Earlier this week, Colorado and other college football teams kicked off the spring evaluation period.
Between now and the end of May, coaches will be on the recruiting trail evaluating prospective student-athletes.
As usual, the CU coaching staff will have Monday morning meetings before the assistant coaches hit the road for the week (evaluations are not permitted on Sundays or on Memorial Day).
A new twist this year is the addition of early official visits. High school juniors may now start taking official visits from April 1 through June 24. Previously, players had to wait until Sept. 1 of their senior year.
With the new recruiting calendar, CU and other schools now have to balance when they will use their official visits. Each team is allowed to offer 56 official visits per year, and may carry over as many as six unused visits from the previous year. CU has 62 visits to use for the 2019 recruiting cycle.
CU head coach Mike MacIntyre said he doesn’t have a set number of visits he wants to use during this early period, but said, “Our thought process is in the 20 range.”
“But, all of a sudden if we get a couple of kids that say, ‘Coach we want to come now; we’re ready to make our decision and we’ve visited other places,’ you gotta do that,” he said.
Of course, CU won’t use all — or even close to all — of its 62 visits too early.
“We’ll definitely leave some for the season and we’ll definitely have some for after the season,” he said, adding that he doesn’t think CU will use all 62 anyway.
The early visits could lead to some verbal commitments this spring and summer.
MacIntyre said he likes having official visits earlier in the year, in part because it could benefit not only the college teams and the athletes, but also the high school coaches.
“What I’m starting to hear, a lot of the high school coaches are starting to catch onto this, and a lot of them are starting to want (the athletes) to take their visits now and not take them during the season,” he said.
CU is scheduled to have a handful of recruits on campus for official visits the weekend of April 27. Each player is allowed to take five official visits.
In re-evaluating CU’s spring drills, which concluded on March 23, MacIntyre said he was “overall, really pleased with what we accomplished.”
MacIntyre felt there was a lot of carry-over of knowledge from the returning players, while the newcomers picked up the schemes quickly.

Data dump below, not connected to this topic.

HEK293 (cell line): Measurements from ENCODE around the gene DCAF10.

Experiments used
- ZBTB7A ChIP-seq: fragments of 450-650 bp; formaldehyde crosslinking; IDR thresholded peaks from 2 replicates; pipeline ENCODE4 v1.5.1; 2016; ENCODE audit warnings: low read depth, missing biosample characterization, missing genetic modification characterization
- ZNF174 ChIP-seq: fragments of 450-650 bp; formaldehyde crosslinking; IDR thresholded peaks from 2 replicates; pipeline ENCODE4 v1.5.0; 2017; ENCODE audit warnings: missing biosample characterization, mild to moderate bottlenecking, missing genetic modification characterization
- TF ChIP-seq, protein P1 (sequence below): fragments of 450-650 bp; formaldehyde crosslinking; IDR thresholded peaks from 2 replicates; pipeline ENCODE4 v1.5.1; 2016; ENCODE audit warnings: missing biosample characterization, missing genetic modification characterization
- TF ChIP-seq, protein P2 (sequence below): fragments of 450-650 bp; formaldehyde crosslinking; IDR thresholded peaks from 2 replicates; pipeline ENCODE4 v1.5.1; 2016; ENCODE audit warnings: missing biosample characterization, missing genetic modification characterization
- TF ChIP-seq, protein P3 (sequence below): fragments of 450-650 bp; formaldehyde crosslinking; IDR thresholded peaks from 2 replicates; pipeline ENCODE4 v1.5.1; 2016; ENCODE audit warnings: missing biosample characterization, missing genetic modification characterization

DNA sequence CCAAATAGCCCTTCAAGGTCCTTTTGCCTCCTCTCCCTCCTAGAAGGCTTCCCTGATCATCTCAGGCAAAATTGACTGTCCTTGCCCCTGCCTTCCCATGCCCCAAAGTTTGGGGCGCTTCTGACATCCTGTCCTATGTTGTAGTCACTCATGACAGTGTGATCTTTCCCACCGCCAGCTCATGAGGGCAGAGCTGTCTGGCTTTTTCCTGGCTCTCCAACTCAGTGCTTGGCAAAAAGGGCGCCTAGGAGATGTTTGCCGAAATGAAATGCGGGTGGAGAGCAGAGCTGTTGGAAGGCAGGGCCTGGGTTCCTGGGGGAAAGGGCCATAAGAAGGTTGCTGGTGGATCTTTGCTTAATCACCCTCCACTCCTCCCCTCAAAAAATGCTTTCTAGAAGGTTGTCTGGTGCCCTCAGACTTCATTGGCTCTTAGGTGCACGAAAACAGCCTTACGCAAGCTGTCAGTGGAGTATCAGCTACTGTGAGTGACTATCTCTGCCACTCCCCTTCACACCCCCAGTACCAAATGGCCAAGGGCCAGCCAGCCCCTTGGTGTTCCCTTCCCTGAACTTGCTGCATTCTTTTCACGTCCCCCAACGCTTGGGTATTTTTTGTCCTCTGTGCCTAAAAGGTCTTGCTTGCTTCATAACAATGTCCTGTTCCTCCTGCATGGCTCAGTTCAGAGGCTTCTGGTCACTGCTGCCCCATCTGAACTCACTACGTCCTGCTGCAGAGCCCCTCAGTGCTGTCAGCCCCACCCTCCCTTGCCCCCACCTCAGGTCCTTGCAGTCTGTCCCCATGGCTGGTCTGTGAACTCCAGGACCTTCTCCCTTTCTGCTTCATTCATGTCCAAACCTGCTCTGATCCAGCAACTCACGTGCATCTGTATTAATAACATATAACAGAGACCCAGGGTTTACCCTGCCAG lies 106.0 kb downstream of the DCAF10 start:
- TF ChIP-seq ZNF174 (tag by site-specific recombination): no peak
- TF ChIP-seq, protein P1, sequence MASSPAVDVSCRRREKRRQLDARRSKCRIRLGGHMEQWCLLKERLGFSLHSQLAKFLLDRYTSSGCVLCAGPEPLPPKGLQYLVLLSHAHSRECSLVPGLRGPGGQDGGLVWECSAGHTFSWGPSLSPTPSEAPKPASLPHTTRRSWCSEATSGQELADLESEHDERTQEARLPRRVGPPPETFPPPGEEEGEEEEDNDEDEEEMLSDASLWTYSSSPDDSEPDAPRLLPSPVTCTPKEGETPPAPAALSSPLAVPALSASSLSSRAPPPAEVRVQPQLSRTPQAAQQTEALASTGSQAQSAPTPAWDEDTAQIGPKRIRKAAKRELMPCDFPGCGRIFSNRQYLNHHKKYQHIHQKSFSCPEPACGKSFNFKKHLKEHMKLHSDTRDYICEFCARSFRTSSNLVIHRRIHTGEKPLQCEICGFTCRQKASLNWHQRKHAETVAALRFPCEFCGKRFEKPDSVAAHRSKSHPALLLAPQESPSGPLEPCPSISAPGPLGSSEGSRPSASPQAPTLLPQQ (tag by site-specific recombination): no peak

“The first few days were a little tough but then after that they got it and I thought that was a great step forward for us,” he said.
For the past several weeks, the Buffs have been in offseason workouts, and MacIntyre said he’s been impressed with the effort and intensity, as well as the work being done by strength and conditioning coach Drew Wilson. MacIntyre said he overheard one player tell someone that the team is really close.
“I’ve seen that,” MacIntyre said. “I’ve seen the effort, I’ve seen them pushing each other, I’ve seen them hanging out at different places and doing different things with each other. To me, that’s a critical factor.”
CU has not named its captains yet, but MacIntyre said the team is in “family group competitions” to see how they lead. Before the start of the summer program, the Buffs will vote on captains, but MacIntyre is trying to stress to his team that they all need to be leaders in their own right. “I think they’ve taken that to heart and I feel very good about that at this point,” he said. … Receiver Jay MacIntyre, who had foot surgery last month and missed all of spring practices, is still in a walking boot, but is expected to be at full speed by the start of June. … Coach MacIntyre said he was surprised that true sophomore outside linebacker Dante Sparaco decided to leave the program, because he’s still a young player. Sparaco, second on the depth chart coming out spring, announced that he will transfer to Montana State. “I really like Dante and I thought he had a good future (at CU), but that’s kind of today’s world a little bit,” MacIntyre said. “I wish him the very best.”